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A rocket carrying Europe's Herschel and Planck space telescopes has lifted off from Kourou in French Guiana.
Their Ariane 5 lifted clear of the equatorial spaceport at 1312 GMT (1412 BST) on a flight scheduled to last just under 30 minutes.
Mission controllers in Germany should get signals 10 minutes later to confirm they have control of the telescopes.
The rocket ride is just the first stage in a long journey for the astronomical satellites, which will spend the next few weeks making their way out to observation positions some 1.5 million km from Earth on its "night side".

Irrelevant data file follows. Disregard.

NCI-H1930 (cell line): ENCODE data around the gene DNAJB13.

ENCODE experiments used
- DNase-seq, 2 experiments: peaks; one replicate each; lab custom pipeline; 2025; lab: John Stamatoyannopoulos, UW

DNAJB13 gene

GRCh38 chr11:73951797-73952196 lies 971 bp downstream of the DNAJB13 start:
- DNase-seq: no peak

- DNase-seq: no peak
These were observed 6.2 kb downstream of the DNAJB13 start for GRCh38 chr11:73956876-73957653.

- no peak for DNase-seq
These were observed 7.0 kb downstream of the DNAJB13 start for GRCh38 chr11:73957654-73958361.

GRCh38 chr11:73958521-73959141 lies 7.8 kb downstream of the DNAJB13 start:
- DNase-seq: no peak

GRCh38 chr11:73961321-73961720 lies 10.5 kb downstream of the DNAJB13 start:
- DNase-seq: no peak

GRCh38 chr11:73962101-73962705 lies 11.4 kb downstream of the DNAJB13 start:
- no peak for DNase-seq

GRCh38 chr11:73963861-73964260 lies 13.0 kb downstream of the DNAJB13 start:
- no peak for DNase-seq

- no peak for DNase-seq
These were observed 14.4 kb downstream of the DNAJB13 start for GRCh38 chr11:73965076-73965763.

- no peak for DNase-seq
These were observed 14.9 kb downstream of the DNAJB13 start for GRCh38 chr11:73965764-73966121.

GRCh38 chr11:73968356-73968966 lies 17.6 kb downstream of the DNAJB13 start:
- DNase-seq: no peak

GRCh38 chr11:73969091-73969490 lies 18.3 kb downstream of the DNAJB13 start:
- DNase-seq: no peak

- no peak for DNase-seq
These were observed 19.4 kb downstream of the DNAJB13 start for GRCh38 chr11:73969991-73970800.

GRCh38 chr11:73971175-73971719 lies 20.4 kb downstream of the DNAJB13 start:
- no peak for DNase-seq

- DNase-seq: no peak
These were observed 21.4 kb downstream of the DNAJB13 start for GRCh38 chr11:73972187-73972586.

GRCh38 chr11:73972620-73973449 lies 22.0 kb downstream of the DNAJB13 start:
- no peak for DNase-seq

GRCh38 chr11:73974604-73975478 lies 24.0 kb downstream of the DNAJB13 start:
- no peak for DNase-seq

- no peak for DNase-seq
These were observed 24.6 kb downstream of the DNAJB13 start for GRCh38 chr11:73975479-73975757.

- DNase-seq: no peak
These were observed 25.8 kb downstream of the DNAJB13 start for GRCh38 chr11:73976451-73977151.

Herschel is the largest telescope anyone has yet tried to put in space. Its 3.5m-diameter primary mirror is one-and-a-half-times the size of Hubble's main reflector.
The telescope will be sensitive to far-infrared and sub-millimetre (radio) wavelengths of light, allowing it to peer through clouds of dust and gas to see stars at the moment they are born.
Speaking on the eve of the launch, European Space Agency director general Jean-Jacques Dordain paid tribute to effort that brought the 1.9bn-euro observatories to the launch pad.
"This is the result of many years' hard work by thousands of scientists and engineers across Europe," he told BBC News.
"The technology onboard these satellites is unique, and the science these satellites will do is fantastic."